I probably learned from reading William F. Buckley as a teenager that a farrago is a confused mixture. I learn from reading New Criterion managing editor James Panero’s Spectator column “Hunter Biden: portrait of the scam artist” that New York Times critic at large Jason Farago gave Biden’s first solo exhibition the full review treatment.
The exhibition is entitled The Journey Home: A Hunter Biden Solo Exhibition. Farago reviewed it. You could make this stuff up, but nobody should believe you. Panero reports:
The Journey Home has been open “by invitation only” for just about its full run. Invitations have not been abundant. You will not find the show listed on the gallery website or given any sense of its start or end. After a vandal painted “Daddy” on the gallery walls in hairspray, it’s been a soft launch and soft close for the hard-living show. Instead the paparazzi have swarmed outside. Last month the political painter Scott LoBaido unveiled his “Portrait of the Scam Artist” on the street; the work depicts Biden painting doodles in bed with his crack pipe while collecting communist cash. But Biden, born again and again and again, has been undeterred. That’s what this show, at least for him, is all about. “Biden attempting to save his soul,” is how the critic Donald Kuspit has put it, “not simply express it.”
Panero’s review is no Farago (or farrago), but it is funny:
[W]hat you get are tattoo-like symbols of snakes, birds, dragons and Celtic writing all stenciled in gold pen. You read the saying by Joseph Campbell that “we have only to follow the thread of the hero-path.” The pre-socratic Greek philosopher Parmenides of Elea informs us that “one path only is left for us to speak of, namely, that It is.” This one, also written in gold pen, appears on a painting featuring a bald female figure resembling the V’Ger robot from Star Trek: The Motion Picture.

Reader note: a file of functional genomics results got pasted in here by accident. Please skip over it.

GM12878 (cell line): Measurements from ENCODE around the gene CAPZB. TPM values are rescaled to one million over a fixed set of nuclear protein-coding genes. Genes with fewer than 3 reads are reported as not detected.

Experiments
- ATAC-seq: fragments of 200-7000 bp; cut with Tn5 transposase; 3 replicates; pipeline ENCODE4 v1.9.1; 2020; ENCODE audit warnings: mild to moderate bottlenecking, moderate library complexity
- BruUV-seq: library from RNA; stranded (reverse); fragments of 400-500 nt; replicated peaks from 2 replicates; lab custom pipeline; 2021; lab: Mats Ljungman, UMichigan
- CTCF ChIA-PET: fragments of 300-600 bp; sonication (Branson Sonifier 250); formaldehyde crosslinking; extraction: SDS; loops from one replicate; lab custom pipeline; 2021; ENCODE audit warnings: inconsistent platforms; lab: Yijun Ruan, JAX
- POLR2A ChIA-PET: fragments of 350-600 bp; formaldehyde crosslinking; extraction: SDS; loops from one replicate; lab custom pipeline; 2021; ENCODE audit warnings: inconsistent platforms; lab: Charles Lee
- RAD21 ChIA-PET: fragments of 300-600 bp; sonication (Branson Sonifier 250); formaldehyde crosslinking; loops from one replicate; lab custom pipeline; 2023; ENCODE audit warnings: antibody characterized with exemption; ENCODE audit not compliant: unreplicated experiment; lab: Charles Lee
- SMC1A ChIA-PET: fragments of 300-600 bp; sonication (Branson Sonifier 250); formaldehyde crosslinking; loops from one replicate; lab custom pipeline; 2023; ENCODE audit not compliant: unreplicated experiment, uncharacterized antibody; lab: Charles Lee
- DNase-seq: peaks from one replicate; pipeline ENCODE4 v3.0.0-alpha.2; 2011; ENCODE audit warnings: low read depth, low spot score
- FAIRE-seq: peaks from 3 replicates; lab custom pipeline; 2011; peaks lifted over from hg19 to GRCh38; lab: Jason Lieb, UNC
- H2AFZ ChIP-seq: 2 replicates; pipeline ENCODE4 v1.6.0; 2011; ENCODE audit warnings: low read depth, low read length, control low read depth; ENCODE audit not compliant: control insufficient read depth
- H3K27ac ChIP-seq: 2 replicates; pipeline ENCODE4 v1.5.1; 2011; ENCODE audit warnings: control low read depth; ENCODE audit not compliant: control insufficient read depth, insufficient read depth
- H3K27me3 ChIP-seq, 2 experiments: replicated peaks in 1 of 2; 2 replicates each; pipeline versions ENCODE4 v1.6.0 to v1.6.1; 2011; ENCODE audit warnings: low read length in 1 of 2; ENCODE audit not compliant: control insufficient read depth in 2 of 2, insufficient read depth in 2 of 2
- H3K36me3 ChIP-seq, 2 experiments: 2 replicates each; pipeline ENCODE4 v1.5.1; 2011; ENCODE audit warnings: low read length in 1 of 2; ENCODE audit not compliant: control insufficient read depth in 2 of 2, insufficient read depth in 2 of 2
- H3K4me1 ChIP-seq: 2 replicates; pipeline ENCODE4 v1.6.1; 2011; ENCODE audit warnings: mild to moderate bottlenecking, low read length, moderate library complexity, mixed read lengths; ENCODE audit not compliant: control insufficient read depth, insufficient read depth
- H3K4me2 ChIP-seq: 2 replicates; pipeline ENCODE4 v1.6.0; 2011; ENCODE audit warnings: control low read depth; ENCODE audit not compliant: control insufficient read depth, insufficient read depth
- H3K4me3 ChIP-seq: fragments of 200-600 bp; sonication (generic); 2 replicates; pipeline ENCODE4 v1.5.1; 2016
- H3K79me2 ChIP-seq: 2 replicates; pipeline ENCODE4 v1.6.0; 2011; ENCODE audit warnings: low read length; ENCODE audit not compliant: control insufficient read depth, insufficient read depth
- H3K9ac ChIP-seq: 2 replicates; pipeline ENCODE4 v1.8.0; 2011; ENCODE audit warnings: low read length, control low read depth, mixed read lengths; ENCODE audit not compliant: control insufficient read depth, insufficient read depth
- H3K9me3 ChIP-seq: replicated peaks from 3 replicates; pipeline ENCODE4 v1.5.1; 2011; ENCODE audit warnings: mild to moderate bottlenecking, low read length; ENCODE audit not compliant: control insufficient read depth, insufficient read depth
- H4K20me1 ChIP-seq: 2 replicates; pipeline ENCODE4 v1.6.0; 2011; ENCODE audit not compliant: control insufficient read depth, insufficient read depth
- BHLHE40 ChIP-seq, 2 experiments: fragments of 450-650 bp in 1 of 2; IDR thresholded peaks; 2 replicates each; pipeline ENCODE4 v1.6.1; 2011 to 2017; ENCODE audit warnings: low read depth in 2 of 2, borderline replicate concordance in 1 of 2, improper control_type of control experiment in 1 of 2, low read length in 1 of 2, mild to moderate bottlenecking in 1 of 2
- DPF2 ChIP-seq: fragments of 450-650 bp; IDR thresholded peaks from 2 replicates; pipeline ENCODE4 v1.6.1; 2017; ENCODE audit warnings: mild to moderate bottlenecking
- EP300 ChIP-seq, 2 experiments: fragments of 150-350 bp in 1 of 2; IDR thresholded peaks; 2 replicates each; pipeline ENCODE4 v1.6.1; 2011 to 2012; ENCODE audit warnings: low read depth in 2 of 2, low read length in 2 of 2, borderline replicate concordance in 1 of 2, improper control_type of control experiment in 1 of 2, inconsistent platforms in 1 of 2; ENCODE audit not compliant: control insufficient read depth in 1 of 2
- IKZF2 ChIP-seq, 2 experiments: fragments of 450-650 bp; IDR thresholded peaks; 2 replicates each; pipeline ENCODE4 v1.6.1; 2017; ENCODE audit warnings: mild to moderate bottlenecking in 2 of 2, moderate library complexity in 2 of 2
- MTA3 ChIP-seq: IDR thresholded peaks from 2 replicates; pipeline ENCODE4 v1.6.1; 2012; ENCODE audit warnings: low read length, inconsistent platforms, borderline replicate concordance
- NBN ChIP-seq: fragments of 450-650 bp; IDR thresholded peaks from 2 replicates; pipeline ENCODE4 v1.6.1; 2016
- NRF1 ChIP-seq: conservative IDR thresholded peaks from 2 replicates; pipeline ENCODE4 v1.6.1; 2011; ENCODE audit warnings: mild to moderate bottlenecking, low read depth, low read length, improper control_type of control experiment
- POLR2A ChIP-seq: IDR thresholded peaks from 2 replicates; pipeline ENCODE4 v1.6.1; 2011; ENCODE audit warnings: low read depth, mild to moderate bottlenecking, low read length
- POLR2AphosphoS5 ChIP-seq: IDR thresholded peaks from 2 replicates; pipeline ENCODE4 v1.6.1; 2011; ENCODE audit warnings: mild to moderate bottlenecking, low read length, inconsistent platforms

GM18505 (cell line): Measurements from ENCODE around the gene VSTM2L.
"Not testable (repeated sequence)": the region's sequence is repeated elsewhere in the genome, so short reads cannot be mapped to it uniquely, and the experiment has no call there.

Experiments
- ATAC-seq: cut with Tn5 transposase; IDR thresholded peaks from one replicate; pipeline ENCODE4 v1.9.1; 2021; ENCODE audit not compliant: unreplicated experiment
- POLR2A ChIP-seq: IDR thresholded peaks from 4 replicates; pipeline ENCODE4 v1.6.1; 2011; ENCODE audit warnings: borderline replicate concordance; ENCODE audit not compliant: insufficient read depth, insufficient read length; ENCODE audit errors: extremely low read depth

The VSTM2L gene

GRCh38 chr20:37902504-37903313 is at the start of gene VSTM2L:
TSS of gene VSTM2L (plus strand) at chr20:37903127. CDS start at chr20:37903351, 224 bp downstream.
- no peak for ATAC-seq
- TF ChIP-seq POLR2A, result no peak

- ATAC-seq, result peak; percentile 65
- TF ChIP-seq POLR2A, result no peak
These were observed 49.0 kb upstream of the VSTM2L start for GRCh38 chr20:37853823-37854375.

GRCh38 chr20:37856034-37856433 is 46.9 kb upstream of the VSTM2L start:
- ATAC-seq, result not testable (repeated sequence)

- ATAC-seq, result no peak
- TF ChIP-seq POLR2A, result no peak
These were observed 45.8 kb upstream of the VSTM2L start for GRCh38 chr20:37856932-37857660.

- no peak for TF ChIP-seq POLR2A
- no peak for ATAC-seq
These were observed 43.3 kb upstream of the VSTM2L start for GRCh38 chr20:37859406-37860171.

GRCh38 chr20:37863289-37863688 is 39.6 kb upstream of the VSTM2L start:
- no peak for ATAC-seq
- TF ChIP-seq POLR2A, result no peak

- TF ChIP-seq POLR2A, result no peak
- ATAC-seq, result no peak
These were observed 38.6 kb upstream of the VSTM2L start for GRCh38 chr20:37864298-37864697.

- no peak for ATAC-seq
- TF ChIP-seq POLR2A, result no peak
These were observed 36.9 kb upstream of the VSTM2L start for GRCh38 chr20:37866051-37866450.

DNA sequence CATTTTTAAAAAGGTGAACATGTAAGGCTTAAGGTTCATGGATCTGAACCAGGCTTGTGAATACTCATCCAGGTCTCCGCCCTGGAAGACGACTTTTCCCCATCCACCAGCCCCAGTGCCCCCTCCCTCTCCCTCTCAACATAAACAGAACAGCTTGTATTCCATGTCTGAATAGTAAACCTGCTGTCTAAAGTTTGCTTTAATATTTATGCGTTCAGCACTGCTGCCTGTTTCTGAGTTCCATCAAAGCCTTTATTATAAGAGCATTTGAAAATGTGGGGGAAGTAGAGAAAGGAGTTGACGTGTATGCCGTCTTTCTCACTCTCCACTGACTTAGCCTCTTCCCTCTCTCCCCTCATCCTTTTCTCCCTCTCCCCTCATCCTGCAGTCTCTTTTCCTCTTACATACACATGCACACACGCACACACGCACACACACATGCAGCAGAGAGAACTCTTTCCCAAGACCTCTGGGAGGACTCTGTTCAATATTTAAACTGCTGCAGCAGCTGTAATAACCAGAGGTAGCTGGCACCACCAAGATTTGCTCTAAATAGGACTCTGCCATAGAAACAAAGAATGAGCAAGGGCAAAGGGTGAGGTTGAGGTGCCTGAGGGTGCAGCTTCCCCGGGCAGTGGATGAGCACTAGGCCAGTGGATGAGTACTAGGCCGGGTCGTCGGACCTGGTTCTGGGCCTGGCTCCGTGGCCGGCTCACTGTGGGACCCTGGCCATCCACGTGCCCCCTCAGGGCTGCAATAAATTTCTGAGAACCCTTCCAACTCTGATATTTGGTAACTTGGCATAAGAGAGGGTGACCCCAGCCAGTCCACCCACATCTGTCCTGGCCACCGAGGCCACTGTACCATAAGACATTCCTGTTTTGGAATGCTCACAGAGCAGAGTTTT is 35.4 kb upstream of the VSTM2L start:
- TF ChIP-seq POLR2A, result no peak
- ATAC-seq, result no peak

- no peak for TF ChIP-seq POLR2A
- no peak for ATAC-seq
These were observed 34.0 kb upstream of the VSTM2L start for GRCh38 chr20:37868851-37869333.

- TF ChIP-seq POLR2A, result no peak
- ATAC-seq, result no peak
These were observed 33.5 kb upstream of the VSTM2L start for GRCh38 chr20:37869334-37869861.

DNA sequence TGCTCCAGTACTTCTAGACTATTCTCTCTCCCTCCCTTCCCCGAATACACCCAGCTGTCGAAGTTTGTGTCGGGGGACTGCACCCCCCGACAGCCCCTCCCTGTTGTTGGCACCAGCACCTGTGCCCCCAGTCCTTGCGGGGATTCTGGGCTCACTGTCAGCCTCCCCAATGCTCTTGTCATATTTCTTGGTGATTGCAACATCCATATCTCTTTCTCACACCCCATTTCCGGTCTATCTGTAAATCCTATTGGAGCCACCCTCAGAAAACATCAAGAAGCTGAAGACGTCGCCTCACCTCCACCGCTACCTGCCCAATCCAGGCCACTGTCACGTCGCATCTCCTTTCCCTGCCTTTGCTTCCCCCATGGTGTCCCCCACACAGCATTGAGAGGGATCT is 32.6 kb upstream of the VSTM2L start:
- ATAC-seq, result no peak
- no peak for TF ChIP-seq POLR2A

When Biden descends from this astral plane, he lets his paints run in bloody patterns. He drips out pointillist landscapes trip-trap. H[e] blows pigments into floral patterns, in particular across “Untitled #13” — arrangements that are inoffensive but inauthentic. The wild artist is falsely tamed.
You find a sweep of styles and techniques presented here across two floors, none of it dated, none with any sense of direction. But those works labeled “mixed media” seem to convey a truer artist. Here through computer manipulation, Biden has distorted images, mostly of himself. He prints them out and doodles on top of them. When I entered the exhibition, there was a velvet rope closing off the downstairs half of the show. At some point it came down and I descended. A gallerist followed close behind. “One of us has to be downstairs with you,” he explained, “just in case…you never know.” Here, in “Hockney,” we catch a glimpse of the pool of Biden’s Hollywood Hills home — and Ms. Cohen-Biden’s derriere floating therein. There it is again, in “Self Portrait,” behind some crystal schlock, another bikini-clad babe next to Biden, all covered in paint.
I can find no news of sales of the Hunter oeuvre more current than the New York Post story dated October 7.